AMD’s SeaMicro Microservers Will Drive Verizon’s New Cloud
The SeaMicro SM15000 systems and Freedom fabric will be the drivers of these capabilities, Feldman said. When SeaMicro initially was developing its microservers, they were based on Intel’s low-power Atom platform. However, they now also use server chips from AMD (Opteron) and Intel (Xeon), and the SM15000s that Verizon will run will use all three chips. The microservers are designed to pack a lot of performance into small systems that use relatively small amounts of power and space, enabling businesses to put a lot of them into data centers. The SM15000s will run up to 512 cores in a 10U (17.5-inch) system, with up to 2,048 cores per rack and 4 terabytes of memory per system. Each CPU socket offers 10G-bps bandwidth, and the systems bring up to 5 petabytes of storage. A key is the Freedom fabric, which Feldman said brings a greater level of security and reliability to Verizon’s public cloud. Cloud providers traditionally leverage the multitenancy concept, where workloads run on the same servers and use the same networking connections. Performance can be hurt if demand is too high on the systems and networks, creating a bottleneck. Via the Freedom fabric, workloads are assigned dedicated pathways to avoid the bottleneck, ensuring that there is no commingling of the jobs, Feldman said.The Verizon deal is part of a larger effort to bring AMD back to profitability and reduce its reliance on the contracting global PC market. Low-power dense servers for cloud and other hyperscale environments are one of several growth areas that AMD is targeting, with the others including ultraportable devices, embedded systems and the company’s semi-custom business. The public cloud space promises to be a booming one for the next several years, according to IDC analysts. In a report last month, IDC said the public IT cloud server market will grow 23.5 percent between now and 2017, with spending growing from $47.4 billion in 2013 to more than $107 billion in four years.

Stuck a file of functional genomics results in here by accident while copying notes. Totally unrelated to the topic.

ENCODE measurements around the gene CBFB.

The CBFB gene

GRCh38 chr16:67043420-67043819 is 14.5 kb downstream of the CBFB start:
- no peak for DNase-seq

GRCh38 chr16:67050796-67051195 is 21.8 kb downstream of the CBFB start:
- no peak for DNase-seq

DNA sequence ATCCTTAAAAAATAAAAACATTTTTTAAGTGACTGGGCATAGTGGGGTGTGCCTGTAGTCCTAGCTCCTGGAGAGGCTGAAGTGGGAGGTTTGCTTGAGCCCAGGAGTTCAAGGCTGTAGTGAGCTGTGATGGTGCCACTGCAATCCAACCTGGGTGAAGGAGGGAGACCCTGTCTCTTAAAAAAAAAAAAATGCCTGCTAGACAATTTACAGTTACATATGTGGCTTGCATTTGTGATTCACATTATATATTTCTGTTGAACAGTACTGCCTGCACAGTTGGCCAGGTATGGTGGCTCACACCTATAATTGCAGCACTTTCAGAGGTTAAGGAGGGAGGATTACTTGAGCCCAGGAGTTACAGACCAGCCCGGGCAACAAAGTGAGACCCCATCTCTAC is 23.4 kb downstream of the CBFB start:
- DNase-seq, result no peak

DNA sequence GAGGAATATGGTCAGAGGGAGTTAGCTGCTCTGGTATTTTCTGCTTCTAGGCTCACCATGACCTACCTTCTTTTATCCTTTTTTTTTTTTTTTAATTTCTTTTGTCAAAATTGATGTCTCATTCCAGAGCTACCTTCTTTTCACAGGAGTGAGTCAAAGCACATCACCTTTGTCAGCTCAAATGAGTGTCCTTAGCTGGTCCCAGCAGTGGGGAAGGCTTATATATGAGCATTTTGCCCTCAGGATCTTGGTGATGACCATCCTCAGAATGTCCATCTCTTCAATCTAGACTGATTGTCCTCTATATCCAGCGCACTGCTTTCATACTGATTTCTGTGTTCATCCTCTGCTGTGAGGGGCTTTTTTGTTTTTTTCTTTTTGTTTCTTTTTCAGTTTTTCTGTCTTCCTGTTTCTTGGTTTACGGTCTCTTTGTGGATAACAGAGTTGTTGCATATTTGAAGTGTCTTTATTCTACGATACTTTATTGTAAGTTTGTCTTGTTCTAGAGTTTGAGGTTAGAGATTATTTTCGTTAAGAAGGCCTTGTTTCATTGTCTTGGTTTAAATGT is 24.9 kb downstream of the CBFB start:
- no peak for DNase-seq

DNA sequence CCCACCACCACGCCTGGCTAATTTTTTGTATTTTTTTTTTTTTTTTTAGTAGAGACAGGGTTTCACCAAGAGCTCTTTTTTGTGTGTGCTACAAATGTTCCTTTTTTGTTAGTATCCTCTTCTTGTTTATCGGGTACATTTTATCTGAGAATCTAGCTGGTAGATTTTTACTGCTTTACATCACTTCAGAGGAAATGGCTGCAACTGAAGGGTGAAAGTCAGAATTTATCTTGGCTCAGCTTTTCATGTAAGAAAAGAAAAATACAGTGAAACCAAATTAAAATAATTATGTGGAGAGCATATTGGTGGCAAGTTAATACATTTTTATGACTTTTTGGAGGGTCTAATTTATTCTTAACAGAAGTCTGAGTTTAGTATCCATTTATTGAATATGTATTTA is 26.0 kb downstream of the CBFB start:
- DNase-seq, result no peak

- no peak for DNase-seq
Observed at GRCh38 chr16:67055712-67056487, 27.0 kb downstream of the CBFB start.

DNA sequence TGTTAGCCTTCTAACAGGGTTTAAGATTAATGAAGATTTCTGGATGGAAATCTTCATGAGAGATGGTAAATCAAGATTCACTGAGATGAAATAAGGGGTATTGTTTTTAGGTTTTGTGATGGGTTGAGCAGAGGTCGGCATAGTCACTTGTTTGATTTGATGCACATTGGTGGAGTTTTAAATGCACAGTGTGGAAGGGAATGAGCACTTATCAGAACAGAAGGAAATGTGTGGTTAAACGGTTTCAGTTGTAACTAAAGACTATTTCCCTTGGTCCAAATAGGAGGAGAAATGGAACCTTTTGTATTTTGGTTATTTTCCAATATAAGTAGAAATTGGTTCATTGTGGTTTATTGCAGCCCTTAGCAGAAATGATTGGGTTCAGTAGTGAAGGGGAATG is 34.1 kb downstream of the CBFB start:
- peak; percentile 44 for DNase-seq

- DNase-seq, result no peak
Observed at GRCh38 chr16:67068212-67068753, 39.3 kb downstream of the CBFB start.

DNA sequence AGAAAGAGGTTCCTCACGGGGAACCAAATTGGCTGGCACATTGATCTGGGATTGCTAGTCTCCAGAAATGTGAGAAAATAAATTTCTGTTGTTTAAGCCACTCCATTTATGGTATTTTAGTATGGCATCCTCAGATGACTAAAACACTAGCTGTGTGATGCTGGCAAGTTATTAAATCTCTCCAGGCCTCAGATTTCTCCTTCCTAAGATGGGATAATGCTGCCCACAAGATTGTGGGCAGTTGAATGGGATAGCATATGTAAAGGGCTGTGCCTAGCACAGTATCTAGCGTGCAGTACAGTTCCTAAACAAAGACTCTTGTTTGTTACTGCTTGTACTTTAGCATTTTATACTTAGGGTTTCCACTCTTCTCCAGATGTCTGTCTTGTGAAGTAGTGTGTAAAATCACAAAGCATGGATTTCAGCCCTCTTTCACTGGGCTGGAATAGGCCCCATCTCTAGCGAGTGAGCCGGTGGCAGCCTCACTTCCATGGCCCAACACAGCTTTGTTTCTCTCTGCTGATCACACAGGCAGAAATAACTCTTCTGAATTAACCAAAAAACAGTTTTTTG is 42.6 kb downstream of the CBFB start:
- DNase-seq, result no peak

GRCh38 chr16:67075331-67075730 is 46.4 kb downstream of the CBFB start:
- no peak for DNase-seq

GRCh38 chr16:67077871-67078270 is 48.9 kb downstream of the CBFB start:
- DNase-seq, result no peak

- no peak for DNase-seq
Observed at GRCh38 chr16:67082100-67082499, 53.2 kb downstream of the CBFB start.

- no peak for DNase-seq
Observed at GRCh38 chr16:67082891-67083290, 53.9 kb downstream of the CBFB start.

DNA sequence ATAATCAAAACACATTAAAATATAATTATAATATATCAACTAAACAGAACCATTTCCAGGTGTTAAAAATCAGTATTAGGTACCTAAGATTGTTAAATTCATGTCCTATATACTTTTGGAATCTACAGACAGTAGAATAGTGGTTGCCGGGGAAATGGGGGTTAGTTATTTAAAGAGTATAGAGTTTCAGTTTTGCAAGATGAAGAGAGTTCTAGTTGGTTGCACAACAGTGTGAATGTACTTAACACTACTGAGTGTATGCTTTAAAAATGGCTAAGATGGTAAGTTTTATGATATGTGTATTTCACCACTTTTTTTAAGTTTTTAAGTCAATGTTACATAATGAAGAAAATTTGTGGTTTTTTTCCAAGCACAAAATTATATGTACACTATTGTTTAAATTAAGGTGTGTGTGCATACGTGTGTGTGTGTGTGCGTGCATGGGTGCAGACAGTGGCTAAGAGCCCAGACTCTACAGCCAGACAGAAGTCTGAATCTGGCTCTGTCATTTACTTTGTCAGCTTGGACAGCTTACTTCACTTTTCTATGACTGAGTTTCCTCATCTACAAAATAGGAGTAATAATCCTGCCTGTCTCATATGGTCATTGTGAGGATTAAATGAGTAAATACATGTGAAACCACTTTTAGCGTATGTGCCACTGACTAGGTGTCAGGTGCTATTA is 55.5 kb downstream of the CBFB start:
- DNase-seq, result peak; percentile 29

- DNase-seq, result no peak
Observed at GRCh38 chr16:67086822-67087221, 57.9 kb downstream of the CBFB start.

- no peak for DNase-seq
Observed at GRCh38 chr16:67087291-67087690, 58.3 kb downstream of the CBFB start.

Greater user control also is factor, he said. By pooling and aggregating resources, businesses can more easily determine the size of capabilities of the virtual machine. If a customer wants a VM with a lot of memory or more performance or less storage, that can be easily done.